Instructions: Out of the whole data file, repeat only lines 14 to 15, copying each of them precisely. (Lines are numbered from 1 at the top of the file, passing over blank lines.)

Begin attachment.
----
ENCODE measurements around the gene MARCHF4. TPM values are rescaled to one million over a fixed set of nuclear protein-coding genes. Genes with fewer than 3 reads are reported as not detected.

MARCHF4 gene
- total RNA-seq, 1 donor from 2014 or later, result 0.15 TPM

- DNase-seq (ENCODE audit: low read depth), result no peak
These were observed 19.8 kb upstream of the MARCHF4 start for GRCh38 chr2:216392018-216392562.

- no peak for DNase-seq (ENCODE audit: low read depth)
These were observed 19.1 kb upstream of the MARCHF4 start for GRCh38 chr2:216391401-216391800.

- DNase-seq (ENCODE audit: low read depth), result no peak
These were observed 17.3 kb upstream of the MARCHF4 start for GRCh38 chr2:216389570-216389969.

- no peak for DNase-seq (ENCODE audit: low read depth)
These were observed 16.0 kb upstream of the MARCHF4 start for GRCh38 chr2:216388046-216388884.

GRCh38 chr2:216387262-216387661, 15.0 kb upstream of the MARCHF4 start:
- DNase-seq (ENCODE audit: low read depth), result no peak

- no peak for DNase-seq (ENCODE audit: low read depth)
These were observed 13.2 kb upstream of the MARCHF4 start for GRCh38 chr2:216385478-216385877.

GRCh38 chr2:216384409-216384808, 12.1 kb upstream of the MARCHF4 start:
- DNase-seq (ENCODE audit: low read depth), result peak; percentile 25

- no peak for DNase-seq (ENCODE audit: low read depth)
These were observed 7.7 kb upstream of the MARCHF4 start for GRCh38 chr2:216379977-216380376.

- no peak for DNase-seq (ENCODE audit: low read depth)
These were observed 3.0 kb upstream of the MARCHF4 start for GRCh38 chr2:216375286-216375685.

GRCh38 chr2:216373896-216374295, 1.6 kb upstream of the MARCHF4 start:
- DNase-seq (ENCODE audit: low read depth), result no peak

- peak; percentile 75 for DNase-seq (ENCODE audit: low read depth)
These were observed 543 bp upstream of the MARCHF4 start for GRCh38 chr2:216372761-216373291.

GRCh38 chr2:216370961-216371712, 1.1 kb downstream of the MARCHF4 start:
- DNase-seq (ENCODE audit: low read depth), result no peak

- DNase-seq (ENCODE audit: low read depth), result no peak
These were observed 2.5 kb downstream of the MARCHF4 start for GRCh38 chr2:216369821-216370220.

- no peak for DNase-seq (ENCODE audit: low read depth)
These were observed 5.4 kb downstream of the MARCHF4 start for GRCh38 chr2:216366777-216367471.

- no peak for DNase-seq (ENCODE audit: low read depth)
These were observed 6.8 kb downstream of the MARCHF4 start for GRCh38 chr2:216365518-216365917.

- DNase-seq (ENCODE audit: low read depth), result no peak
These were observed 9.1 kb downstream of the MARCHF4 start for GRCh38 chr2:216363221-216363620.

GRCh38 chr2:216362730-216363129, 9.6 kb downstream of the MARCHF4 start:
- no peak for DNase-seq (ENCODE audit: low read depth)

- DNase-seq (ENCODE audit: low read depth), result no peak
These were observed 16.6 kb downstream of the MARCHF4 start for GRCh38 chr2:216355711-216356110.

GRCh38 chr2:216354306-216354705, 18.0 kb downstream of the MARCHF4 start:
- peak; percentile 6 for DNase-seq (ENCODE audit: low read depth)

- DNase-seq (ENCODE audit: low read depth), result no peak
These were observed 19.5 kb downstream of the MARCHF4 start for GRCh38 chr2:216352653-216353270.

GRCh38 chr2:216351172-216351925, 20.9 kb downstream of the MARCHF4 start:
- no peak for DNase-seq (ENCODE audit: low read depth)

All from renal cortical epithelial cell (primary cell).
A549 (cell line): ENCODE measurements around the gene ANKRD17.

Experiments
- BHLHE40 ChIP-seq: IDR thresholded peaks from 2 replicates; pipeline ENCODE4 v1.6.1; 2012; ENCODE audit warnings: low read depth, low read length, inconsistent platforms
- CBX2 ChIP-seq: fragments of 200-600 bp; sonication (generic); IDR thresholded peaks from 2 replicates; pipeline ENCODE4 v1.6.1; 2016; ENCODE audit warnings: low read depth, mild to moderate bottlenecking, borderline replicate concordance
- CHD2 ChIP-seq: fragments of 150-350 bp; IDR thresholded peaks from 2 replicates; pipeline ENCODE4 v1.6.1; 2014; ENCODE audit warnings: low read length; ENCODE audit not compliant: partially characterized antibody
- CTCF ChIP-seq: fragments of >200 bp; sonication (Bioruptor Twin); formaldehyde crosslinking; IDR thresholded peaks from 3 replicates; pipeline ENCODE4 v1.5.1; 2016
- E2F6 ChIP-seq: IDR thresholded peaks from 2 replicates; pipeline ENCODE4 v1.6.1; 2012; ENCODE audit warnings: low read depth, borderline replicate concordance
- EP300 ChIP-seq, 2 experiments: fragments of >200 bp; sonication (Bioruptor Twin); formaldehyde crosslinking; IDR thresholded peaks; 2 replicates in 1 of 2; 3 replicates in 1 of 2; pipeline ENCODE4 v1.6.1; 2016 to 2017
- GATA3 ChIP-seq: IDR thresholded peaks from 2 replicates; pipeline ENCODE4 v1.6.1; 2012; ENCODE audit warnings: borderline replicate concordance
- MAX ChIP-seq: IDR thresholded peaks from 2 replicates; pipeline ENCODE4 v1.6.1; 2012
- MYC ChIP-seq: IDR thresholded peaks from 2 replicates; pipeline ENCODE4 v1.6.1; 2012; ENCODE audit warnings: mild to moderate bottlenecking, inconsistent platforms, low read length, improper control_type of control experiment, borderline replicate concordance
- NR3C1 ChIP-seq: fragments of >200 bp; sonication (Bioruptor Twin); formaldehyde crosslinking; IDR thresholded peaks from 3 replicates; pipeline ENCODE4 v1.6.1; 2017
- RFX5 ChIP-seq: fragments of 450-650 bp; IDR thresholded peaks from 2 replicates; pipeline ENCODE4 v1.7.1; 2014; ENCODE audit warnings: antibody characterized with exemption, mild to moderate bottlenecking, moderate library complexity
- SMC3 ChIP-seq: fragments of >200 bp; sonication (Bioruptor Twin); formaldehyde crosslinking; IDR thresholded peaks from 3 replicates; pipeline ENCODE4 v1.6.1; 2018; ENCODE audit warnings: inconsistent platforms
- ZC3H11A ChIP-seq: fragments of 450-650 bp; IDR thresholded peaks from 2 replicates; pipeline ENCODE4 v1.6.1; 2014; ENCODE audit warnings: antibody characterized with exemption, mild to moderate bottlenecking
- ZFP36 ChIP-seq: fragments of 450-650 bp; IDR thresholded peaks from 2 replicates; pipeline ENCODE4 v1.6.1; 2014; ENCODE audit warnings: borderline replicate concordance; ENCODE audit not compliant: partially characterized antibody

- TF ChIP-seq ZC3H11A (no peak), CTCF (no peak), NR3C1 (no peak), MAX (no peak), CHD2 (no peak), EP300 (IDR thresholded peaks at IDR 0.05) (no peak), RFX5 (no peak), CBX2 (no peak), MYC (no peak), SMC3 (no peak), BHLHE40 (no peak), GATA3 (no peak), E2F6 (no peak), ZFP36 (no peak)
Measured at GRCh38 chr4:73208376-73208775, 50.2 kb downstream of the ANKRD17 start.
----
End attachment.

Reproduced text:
- no peak for DNase-seq (ENCODE audit: low read depth)
These were observed 13.2 kb upstream of the MARCHF4 start for GRCh38 chr2:216385478-216385877.